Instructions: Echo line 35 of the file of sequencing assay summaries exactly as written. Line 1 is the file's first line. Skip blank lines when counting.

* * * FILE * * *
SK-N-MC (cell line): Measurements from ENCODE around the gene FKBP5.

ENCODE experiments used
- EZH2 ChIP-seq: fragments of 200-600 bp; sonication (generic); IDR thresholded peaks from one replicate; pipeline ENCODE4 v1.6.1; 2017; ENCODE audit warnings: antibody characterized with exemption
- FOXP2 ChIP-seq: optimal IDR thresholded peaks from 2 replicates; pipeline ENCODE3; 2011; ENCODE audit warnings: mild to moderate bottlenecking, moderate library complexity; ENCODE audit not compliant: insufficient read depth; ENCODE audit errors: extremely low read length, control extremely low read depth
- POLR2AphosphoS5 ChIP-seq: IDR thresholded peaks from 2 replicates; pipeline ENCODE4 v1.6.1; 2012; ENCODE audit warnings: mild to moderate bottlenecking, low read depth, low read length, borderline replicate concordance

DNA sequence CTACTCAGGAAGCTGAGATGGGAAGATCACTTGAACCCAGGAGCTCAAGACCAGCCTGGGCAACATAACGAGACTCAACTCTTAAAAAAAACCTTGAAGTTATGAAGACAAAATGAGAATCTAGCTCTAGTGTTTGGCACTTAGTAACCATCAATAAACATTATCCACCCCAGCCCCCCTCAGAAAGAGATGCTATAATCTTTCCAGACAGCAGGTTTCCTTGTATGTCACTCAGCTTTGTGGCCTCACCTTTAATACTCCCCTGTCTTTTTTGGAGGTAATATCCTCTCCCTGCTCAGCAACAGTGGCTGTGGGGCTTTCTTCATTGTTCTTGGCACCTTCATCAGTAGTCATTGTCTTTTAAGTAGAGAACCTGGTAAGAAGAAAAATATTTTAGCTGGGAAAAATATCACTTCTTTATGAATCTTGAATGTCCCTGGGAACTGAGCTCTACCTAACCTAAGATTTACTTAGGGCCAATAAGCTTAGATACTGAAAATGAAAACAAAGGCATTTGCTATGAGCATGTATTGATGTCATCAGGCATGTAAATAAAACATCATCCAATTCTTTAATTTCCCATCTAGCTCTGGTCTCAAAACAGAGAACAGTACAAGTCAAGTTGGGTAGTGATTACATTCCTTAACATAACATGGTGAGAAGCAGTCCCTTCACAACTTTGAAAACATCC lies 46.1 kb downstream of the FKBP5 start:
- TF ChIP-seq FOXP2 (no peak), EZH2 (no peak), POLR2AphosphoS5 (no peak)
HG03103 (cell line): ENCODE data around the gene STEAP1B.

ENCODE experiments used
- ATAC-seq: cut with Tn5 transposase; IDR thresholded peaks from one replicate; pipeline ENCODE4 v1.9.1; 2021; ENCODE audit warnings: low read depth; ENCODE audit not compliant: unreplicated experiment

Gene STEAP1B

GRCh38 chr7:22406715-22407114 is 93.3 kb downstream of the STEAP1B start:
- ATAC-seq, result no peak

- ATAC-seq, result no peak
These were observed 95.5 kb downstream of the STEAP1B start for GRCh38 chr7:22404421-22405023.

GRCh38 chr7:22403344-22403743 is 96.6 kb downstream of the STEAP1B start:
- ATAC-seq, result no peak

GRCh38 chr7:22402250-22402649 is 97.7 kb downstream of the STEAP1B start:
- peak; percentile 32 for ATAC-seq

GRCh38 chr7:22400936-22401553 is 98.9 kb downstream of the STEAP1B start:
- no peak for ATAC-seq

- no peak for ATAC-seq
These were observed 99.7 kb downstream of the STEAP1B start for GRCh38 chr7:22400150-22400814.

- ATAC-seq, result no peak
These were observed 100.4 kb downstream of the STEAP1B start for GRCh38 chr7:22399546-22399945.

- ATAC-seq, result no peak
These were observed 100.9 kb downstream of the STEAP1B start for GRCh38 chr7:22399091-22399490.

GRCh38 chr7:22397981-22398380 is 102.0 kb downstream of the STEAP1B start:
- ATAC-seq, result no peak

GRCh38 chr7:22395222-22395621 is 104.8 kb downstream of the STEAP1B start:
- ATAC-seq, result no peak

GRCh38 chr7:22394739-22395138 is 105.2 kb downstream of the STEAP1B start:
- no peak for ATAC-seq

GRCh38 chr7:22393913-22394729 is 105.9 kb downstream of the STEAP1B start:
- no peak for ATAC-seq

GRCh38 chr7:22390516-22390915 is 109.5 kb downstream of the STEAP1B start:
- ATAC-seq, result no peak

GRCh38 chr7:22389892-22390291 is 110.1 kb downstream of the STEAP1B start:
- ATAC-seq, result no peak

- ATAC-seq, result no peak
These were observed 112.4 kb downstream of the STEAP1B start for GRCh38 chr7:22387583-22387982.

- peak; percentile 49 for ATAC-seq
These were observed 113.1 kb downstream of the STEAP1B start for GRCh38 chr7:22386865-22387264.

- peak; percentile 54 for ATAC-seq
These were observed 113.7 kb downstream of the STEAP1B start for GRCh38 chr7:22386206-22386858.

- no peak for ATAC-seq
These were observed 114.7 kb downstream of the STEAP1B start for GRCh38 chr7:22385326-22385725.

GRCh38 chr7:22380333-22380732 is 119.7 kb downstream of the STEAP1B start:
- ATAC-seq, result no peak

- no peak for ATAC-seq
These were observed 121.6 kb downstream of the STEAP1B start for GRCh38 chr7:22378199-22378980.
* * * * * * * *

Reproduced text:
- no peak for ATAC-seq